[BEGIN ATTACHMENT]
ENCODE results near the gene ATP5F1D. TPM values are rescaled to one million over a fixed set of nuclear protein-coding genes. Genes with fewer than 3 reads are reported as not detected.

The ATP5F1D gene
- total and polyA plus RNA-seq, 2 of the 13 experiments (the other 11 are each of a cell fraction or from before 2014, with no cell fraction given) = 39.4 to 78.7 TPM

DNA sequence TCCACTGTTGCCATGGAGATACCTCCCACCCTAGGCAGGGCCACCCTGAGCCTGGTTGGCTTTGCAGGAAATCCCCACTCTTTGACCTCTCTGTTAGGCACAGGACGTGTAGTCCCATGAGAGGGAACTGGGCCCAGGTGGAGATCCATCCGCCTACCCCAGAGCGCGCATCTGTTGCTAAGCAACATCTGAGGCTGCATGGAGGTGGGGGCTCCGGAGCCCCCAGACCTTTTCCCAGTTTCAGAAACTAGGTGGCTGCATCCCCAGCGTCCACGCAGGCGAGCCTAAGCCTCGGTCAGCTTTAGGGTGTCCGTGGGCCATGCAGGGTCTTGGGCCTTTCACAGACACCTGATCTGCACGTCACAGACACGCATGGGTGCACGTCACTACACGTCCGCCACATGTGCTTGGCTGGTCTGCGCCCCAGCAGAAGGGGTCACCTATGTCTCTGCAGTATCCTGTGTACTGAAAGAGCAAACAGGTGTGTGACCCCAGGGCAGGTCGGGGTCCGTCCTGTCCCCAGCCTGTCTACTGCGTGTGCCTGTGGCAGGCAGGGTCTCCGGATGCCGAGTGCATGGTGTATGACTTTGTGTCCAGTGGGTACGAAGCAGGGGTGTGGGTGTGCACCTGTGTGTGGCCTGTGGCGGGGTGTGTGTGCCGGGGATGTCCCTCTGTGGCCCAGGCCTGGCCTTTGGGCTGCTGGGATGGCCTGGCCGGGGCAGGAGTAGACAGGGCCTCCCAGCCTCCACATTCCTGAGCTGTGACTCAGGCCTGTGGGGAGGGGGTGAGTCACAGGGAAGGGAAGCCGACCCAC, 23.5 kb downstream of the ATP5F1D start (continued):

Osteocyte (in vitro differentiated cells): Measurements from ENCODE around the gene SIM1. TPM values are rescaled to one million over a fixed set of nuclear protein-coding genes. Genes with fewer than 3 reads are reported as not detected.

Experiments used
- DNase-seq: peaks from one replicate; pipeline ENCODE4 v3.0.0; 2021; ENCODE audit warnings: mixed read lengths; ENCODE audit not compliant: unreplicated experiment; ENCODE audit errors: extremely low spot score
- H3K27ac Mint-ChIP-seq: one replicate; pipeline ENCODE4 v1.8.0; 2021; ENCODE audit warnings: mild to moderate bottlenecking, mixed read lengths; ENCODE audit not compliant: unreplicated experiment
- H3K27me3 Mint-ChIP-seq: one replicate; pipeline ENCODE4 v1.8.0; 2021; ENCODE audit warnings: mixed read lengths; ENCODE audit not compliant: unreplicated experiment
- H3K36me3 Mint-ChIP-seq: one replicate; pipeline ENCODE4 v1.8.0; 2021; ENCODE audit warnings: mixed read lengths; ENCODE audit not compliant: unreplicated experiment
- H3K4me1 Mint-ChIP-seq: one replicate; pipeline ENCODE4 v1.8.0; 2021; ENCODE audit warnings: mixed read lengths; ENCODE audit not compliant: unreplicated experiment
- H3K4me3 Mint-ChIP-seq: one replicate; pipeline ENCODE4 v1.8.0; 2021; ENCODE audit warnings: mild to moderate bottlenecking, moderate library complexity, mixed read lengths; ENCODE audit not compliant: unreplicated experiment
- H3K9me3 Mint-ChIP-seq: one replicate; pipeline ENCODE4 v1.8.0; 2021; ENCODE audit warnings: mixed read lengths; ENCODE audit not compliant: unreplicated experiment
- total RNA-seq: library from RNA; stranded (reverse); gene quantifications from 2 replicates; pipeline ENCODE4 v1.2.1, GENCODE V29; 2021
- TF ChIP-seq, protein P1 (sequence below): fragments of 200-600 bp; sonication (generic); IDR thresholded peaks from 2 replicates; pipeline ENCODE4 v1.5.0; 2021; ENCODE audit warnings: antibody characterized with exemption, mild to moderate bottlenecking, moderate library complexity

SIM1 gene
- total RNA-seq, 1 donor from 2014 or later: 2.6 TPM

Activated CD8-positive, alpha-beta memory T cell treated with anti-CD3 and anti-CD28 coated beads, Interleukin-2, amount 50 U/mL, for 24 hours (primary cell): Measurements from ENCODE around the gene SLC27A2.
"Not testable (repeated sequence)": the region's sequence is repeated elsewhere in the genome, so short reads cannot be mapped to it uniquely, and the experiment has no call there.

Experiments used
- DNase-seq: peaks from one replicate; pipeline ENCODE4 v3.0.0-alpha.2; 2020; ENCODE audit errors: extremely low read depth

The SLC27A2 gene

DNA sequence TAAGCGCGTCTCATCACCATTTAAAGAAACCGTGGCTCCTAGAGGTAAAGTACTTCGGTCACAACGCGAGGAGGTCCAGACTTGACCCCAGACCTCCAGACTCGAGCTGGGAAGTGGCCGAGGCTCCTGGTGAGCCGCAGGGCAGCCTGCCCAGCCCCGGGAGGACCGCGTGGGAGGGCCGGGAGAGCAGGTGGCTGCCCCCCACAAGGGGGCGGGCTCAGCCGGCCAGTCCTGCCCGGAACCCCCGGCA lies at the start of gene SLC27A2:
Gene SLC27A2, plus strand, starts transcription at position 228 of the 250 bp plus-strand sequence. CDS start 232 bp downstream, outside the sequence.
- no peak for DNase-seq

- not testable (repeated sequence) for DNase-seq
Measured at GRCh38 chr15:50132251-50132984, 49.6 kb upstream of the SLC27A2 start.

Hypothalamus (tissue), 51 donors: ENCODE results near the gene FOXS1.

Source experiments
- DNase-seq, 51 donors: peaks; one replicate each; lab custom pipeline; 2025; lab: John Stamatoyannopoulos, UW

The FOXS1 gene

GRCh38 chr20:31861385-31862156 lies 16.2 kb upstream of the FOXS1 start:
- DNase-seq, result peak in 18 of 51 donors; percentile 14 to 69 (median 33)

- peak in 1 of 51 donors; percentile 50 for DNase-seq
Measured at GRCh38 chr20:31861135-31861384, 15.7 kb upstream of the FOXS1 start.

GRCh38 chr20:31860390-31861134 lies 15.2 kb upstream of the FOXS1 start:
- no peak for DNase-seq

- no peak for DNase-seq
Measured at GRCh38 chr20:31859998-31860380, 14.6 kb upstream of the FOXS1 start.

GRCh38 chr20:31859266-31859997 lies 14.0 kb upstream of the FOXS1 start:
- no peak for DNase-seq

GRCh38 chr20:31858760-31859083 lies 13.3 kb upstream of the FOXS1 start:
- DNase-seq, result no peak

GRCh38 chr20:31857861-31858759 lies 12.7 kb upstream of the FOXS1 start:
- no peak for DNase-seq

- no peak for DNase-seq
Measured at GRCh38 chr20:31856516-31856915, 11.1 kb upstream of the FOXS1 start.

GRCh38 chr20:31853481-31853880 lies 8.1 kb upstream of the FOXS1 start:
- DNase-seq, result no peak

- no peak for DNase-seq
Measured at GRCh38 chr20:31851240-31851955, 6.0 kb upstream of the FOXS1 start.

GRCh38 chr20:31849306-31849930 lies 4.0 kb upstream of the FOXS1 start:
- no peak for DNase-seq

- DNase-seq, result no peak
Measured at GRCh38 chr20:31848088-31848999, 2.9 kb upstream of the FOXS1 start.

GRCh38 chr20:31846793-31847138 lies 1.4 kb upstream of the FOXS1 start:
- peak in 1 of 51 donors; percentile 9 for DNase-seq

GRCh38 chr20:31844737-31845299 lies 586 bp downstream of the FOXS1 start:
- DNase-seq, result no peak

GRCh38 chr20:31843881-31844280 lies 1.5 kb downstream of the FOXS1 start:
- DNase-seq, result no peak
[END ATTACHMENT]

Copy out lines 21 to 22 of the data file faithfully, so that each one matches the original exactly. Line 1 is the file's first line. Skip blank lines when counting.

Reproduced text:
- DNase-seq: peaks from one replicate; pipeline ENCODE4 v3.0.0-alpha.2; 2020; ENCODE audit errors: extremely low read depth

The SLC27A2 gene